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Spokane Home Builder Manners
6 Manners You Should Expect from Your Spokane Home Builder

   Often home builders or remodelers will have something written up or a prepared speech to give their clients at the start of the process that is designed to get everyone on the same page. It is an orientation intended to set up guidelines of etiquette such as when it is O.K. to call or it might include tips like not talking on and on with the workers. It probably includes a rough time line and perhaps a list of small problems that may occur but need not be made into big ones. This kind of reality meeting can go a long ways in eliminating future frustrations and bringing expectations down to earth. Simply put, it is a pound of prevention.

   For the builder, it helps insure the freedom to run their business as they see fit. This is fair, since the builder is running a business. It is also beneficial to the customer, giving them a guide about how the builder expects them to interact.

   While the customer is usually not experienced with the custom building process, they also have the right to present the builder with their own set of guidelines designed to orientate the builder with what they expect from them during the building process. My list is the product of 40 years involvement in the home building field starting out as a young laborer for my contractor parents, then as a sub contractor and finally as a home builder for nearly 20 years. I've never seen a customer present such a guideline but I have always thought both parties would do well starting out with one.

1) Do not talk derogatorily about us to people in your office, your subs, the lenders or anyone else. The truth is that many people are difficult to work with and so it follows that people having their home built are often such types. Additionally, the home building process involves a lot of money, emotions and expectations on the part of the customers which can make even polite and reasonable people not so polite and reasonable.The thing I have seen over and over is builders putting a difficult client into their mental "These Guys Are Idiots" file and commence an ongoing dialogue with the office staff, their subs and anyone who will listen about how hard these customers are to work with. The builder is really being unprofessional and seeking sympathy rather than doing the work to figure out how to make the customer happy. If they only want to work for really nice people they need to move to Mayberry.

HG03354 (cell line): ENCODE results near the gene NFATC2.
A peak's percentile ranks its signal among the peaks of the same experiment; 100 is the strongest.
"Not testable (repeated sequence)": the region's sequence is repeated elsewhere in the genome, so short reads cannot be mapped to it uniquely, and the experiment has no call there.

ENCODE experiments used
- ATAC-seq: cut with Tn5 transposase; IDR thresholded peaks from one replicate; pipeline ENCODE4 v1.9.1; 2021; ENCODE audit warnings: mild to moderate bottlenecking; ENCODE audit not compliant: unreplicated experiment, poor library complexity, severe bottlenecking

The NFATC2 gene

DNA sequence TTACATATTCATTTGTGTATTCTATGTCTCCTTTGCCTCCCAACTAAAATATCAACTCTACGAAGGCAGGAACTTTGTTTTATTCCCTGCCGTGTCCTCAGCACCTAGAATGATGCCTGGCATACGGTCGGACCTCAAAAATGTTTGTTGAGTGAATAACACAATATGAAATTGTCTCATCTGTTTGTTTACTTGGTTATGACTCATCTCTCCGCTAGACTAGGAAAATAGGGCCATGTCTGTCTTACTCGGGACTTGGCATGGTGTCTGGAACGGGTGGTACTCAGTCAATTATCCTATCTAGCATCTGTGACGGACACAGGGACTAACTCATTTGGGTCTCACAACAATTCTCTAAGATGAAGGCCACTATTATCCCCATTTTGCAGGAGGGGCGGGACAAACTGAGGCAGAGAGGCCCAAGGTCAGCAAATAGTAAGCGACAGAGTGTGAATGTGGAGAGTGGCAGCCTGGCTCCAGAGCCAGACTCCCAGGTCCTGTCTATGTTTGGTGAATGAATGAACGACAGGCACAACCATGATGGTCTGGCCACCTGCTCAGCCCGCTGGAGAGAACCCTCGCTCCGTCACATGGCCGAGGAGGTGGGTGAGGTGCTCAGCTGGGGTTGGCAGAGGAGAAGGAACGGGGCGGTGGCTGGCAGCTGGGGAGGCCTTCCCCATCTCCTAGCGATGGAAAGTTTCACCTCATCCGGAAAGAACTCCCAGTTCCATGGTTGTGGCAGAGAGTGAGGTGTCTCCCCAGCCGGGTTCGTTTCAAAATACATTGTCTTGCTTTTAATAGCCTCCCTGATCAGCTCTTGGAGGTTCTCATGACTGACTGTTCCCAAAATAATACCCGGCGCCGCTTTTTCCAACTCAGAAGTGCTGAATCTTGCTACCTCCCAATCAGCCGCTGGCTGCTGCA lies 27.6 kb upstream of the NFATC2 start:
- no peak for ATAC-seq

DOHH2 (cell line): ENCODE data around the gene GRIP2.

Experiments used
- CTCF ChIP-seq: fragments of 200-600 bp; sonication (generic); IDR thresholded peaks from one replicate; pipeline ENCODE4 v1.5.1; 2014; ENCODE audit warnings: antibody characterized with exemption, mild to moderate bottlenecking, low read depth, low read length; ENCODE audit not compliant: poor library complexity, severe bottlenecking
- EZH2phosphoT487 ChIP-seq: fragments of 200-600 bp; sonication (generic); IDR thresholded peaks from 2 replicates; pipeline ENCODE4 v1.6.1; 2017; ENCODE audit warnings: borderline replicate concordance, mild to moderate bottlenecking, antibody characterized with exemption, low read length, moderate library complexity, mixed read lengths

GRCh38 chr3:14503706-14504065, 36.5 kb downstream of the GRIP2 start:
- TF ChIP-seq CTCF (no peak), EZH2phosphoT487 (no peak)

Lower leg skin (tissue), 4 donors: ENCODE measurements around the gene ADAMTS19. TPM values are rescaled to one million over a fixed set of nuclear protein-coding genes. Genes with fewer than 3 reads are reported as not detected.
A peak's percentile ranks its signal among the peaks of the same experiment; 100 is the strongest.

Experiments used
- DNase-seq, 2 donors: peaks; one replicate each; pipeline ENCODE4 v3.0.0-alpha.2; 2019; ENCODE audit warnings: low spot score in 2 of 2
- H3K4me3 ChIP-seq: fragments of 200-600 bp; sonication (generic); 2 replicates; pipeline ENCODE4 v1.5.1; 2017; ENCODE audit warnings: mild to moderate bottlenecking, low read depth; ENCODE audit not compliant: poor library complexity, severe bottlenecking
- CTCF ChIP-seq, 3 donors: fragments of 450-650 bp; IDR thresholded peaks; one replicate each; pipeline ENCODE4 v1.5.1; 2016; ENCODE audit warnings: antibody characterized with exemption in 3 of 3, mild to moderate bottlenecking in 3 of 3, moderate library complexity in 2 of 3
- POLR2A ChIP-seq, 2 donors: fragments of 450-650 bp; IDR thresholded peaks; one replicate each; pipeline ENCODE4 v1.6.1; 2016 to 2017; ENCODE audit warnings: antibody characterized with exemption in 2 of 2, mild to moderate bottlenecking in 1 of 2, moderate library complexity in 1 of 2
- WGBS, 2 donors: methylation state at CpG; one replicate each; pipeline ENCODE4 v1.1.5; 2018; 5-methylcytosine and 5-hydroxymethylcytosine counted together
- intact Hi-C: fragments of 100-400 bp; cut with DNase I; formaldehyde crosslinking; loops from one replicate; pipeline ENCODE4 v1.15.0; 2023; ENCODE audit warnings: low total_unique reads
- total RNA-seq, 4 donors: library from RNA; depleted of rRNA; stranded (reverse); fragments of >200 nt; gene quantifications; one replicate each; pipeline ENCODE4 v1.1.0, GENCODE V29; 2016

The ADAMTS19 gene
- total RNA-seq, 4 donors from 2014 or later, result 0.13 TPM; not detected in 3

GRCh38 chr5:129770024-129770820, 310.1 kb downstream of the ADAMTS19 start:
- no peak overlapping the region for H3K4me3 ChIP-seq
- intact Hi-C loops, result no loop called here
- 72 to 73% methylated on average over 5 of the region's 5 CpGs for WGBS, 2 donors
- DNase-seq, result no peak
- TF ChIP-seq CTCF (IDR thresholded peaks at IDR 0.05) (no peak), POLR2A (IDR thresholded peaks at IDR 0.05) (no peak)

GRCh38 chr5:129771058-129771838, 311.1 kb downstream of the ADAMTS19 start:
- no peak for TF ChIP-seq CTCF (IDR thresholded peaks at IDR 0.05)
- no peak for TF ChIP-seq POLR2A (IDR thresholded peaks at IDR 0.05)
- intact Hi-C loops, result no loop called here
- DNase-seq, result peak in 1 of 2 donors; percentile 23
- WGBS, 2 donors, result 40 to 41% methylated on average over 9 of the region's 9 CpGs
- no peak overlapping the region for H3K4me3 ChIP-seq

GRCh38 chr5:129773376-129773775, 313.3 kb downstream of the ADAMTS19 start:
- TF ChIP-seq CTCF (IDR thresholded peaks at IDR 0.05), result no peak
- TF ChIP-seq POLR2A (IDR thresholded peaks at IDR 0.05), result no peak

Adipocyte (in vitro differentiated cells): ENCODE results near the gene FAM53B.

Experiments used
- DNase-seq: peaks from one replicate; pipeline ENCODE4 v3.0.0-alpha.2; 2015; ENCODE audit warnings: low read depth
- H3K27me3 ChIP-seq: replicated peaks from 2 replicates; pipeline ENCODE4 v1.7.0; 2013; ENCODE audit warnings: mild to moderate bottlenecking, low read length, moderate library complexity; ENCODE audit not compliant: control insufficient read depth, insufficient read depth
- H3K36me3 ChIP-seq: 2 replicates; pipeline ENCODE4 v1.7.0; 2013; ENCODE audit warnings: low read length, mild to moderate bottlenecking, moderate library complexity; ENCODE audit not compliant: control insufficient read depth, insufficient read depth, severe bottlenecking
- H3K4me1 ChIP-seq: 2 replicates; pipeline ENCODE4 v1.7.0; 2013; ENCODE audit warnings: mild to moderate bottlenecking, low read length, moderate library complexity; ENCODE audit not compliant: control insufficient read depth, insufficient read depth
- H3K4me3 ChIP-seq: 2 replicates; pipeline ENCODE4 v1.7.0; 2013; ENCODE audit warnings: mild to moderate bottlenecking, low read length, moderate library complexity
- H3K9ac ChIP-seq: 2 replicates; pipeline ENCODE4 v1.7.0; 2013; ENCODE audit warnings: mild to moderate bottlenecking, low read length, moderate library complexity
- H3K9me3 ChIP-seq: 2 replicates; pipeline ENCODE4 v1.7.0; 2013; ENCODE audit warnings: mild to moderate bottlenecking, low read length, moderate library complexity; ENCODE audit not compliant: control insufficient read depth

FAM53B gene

Talking behind anyone's back at any time is unwise, but in the custom home process it is especially foolish because it creates negativity around a very important undertaking. The worst part is that builders, like every one, think they can get away with it when there is no way a customer will not pick up the negative attitude the builder has spread around concerning them during the long and socially intense building process.

2) We need constant updating, reassurance and edification. This really is not too much to ask from the builder. While the customer has to be reasonable and not call five times a day, they need to have questions answered. Often it is in the best interest of all concerned, like when the home owner spots a mistake that might be easy to fix the next day but very difficult after a week's progress. Good builders understand the customer has a huge stake in the project and should not be left in the dark. One suggestion is to use emails. They lend themselves to unintrusive and thought- out communication, and they leave a record as to what was actually said.